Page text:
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Chapter 3

SOC100H5 Chapter 3: Sociology Chapter 3 Notes

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University of Toronto Mississauga
Nathan Innocente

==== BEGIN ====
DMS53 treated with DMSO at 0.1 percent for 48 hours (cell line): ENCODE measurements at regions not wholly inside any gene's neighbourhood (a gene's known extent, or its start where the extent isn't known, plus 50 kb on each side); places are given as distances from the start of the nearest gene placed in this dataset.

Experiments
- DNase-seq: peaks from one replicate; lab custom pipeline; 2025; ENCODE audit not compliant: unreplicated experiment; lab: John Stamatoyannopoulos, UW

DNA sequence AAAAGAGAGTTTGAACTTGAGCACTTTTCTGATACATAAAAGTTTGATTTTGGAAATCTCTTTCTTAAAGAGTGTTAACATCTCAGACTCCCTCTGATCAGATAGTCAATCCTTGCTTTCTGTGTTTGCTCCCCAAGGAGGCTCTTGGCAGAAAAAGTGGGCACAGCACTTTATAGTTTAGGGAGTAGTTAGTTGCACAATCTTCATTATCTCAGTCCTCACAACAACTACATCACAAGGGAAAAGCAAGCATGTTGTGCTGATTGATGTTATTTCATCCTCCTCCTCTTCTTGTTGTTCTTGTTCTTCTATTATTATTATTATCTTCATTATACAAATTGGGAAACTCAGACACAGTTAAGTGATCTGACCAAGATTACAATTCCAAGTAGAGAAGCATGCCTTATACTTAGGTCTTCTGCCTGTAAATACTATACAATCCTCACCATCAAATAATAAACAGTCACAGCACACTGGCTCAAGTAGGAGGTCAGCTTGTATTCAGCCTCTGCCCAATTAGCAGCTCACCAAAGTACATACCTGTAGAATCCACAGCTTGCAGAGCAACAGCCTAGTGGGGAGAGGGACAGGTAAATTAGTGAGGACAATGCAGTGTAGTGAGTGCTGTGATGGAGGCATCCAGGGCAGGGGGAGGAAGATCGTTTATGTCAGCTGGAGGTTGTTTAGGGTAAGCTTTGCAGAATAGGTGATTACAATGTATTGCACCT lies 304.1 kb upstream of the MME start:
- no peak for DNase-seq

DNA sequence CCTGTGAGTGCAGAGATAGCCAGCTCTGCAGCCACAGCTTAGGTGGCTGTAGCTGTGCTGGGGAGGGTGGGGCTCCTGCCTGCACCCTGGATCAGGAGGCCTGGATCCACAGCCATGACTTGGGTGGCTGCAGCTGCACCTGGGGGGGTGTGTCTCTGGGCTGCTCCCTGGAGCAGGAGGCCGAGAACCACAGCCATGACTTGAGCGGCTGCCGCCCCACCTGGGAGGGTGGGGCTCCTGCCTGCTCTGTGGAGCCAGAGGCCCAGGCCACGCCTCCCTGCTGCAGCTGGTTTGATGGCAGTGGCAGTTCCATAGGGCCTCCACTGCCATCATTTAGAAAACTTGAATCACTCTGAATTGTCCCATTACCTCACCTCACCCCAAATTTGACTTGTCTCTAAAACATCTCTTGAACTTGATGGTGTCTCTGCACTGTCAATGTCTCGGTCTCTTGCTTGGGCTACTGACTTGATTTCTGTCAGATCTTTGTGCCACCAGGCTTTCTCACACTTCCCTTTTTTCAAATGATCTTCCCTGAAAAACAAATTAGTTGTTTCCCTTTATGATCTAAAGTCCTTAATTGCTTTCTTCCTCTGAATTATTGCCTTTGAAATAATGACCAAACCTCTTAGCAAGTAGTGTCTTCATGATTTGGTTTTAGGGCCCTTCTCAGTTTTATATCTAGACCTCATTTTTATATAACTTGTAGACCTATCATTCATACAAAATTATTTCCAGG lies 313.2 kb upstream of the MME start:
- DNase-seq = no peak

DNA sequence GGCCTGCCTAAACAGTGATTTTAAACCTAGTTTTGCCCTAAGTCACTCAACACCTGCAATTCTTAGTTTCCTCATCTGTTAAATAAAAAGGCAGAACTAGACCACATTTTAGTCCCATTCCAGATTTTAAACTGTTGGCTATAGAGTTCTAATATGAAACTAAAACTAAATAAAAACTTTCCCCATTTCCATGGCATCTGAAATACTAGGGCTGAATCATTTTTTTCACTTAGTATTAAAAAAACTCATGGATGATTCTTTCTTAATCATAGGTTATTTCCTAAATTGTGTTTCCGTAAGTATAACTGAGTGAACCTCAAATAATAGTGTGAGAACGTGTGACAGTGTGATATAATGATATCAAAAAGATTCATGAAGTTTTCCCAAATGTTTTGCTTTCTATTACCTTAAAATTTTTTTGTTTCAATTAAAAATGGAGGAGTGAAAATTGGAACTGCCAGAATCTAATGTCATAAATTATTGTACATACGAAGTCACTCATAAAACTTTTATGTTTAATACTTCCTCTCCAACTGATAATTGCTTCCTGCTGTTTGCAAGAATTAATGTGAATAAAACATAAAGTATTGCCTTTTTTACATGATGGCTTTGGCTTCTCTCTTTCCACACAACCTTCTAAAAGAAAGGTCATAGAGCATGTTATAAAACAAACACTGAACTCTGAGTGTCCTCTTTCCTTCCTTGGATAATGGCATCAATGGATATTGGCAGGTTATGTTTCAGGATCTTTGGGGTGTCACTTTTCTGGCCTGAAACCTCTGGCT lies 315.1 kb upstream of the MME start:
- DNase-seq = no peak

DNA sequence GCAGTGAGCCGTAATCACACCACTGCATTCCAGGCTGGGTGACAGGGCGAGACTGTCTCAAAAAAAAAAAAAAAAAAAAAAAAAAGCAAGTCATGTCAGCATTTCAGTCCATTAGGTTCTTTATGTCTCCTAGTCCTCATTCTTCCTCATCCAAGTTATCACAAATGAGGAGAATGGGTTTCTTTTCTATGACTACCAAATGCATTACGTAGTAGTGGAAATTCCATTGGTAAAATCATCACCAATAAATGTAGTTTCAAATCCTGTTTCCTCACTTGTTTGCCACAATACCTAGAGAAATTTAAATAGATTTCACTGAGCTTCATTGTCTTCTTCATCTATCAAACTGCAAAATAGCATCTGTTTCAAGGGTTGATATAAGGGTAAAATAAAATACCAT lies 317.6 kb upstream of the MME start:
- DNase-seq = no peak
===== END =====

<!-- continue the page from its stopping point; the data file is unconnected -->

Sociology Chapter 3 Notes Sept, 19 , 2016 Socialization Social Isolation and Socialization: Wild Boy of Averyon Socialization: The process by which people learn their culture. They do so by (1) entering into and disengaging from a succession of roles and (2) becoming aware of themselves as they interact with others. Role: A set of expected behaviours, or the behaviour expected of a person occupying a particular position in society. Rene Spitz conducted a study where she compared children who were being raised in an orphanage with children who were being raised in a nursing home attached to a womens prison. In summary, without childhood socialization, most of our human potential remains undeveloped The Crystallization of SelfIdentity Formation of a sense of self is continued in adolescence. The crystallization Is just one episode in a lifelong process of socialization Many people can remember experiences from their youth that helped crystallize their self identity. A sociologist once wrote that the central growth process in adolescence is to define the self through the clarification of experience and to establish selfesteem. In the 1960s, Harry and Margaret Hallow placed baby rhesus monkeys in various conditions of isolation to study the animals reactions. They discovered that baby monkeys raised with an artificial mother made of wire mesh, wooden head, and the nipple of a feeding tube for a breast were later unable to interact normally with other monkeys. However, when the artificial monkey was covered with a soft terry cloth, the infant clung to it in comfort and later exhibited less emotional distress. Infant monkeys preferred the cloth mother even when it had less milk than the wire mother. Harlows concluded that emotional development requires affectionate cradling. Socialization process; First, Review the main theories of how a sense of self develops during early childhood Then, Discuss the operation and relative influence of societys main socializing institutions or agents of socialization: families, schools, peer groups, mass media. In these settings, we learn how to control impulse, think of ourselves as members of different groups value certain ideas, and perform various roles. Institutions give mixed messages; they teach children and adolescences different and contradictory lessons. Although recent developments give us more freedom to decide who we are, they can make socialization more disorienting than ever Finally, in the concluding section of this chapter, we examine how decreasing supervision and guidance by adult family members, increasing assumption of adult responsibilities by youths,
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